The ICC sentenced Al-Mahdi to 9 years imprisonment for intentionally directing attacks against religious buildings and historical monuments in the northern town of Timbuktu between June and July 2012. Al-Mahdi admitted his guilt to the court.  

    “This verdict is a clear recognition that attacks on religious and historical monuments can destroy the culture and identity of a population and constitute crimes under international law,” said Erica Bussey Amnesty International’s Senior Legal Advisor.

    “This positive development should not let us lose sight of the fact that hundreds of civilians were murdered, tortured and raped during the 2012 conflict in Mali. The ICC should therefore continue to investigate crimes committed by all sides to the conflict.”

    September 27, 2016

     Released  00.01 27 September 2016 CET

    Denial of effective access to asylum & degrading treatment Anti-refugee rhetoric reaching “fever pitch” ahead of referendum Prime minister Orbán throws down dangerous gauntlet to the EU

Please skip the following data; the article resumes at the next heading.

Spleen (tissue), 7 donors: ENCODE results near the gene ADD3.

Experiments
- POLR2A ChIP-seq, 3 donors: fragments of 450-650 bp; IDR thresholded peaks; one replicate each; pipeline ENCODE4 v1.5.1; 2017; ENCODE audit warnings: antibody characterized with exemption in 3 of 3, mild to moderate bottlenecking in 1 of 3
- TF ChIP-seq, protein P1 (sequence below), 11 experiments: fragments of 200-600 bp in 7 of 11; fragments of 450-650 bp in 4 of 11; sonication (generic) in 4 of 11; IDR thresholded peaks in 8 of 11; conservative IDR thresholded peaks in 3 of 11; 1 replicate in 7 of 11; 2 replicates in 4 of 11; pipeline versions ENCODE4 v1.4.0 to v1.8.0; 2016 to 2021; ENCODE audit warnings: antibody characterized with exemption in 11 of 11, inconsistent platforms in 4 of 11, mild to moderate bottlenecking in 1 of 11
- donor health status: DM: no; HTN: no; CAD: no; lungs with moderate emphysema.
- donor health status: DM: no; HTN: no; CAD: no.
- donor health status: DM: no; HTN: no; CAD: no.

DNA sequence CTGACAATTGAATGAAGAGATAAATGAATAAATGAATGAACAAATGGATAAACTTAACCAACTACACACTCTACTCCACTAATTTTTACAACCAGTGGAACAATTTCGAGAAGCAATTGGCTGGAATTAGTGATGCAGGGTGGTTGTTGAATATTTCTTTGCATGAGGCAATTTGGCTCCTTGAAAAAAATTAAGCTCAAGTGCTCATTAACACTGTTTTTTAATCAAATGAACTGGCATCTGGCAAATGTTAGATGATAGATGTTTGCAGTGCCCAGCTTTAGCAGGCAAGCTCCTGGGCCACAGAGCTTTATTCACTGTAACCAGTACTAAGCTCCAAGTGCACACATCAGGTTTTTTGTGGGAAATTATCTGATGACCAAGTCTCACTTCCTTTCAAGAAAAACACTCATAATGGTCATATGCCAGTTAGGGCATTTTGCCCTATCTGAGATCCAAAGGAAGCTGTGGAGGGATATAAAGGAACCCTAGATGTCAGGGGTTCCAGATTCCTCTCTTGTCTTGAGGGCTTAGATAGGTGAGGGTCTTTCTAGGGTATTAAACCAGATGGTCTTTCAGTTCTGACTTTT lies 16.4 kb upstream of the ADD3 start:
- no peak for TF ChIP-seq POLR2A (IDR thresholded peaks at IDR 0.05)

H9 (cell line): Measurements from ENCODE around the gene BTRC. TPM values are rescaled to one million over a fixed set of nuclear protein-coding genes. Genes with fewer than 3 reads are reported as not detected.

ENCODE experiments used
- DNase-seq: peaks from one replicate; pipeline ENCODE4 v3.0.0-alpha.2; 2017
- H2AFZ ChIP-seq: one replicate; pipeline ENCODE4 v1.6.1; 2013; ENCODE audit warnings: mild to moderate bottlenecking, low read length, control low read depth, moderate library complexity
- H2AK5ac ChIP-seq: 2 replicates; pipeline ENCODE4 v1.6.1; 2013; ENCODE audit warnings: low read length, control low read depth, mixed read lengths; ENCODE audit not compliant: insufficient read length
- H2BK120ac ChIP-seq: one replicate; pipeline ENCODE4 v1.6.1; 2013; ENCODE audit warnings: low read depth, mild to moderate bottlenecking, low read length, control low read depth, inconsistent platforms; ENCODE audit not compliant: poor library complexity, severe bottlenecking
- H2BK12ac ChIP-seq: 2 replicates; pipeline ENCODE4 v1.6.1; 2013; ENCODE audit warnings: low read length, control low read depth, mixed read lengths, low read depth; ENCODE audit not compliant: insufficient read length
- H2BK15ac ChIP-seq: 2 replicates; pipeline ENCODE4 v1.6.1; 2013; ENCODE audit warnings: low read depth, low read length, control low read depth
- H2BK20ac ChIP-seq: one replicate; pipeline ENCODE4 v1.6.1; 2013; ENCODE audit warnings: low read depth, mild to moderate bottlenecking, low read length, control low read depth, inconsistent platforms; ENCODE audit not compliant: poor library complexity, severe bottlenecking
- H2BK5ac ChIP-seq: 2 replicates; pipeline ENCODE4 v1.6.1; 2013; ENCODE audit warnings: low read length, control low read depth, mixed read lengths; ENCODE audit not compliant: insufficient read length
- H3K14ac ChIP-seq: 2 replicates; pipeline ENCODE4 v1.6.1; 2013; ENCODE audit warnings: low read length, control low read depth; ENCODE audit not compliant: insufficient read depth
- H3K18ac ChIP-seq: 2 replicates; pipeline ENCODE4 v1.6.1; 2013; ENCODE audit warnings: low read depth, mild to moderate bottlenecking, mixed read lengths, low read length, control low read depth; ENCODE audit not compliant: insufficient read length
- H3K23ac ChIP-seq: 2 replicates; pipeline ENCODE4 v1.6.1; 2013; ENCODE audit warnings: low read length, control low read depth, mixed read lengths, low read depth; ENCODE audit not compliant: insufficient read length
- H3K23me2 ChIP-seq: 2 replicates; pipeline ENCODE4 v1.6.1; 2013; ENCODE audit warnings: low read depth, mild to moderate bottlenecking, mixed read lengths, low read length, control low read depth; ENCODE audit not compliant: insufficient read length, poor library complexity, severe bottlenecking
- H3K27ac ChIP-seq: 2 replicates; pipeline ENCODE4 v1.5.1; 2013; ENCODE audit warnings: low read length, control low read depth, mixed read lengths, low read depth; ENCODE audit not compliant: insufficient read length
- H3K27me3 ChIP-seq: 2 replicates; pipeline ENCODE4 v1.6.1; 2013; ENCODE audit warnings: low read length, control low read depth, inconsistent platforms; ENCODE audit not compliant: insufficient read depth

Thousands of asylum-seekers – including unaccompanied children – are suffering violent abuse, illegal push backs and unlawful detention at the hands of Hungary’s authorities and a system blatantly designed to deter them, Amnesty International has revealed in a new report.

    Stranded hope: Hungary’s sustained attack on the rights of refugees and migrants, published against the backdrop of the toxic referendum campaign on refugee quotas, finds hundreds of asylum-seekers are left waiting for months in degrading conditions. Many of those who manage to get into Hungary are pushed back to Serbia or detained unlawfully in detention centres.

     

    September 26, 2016

     Released 2300 GMT 26 September 2016

    The success of an historic peace deal between the Colombian government and the country’s largest guerilla group, which was officially signed today in Cartagena, rests on the Colombian authorities’ ability to ensure truth, justice and reparation for the millions of victims of the more than 50 year-long conflict, said Amnesty International.

    The peace agreement will still need to be ratified via a plebiscite, to be held on 2 October.

    “Today will rightly be a day of celebration in Colombia. The authorities must now guarantee this historic achievement is not undermined by ensuring that all those responsible for the despicable crimes under international law inflicted on millions of people over half a century face justice,” said Erika Guevara-Rosas, Americas Director at Amnesty International.

    “The crimes of those who carried out, ordered or benefited from these abuses, including those in business and politics, cannot and must not be brushed off with the stroke of a pen.”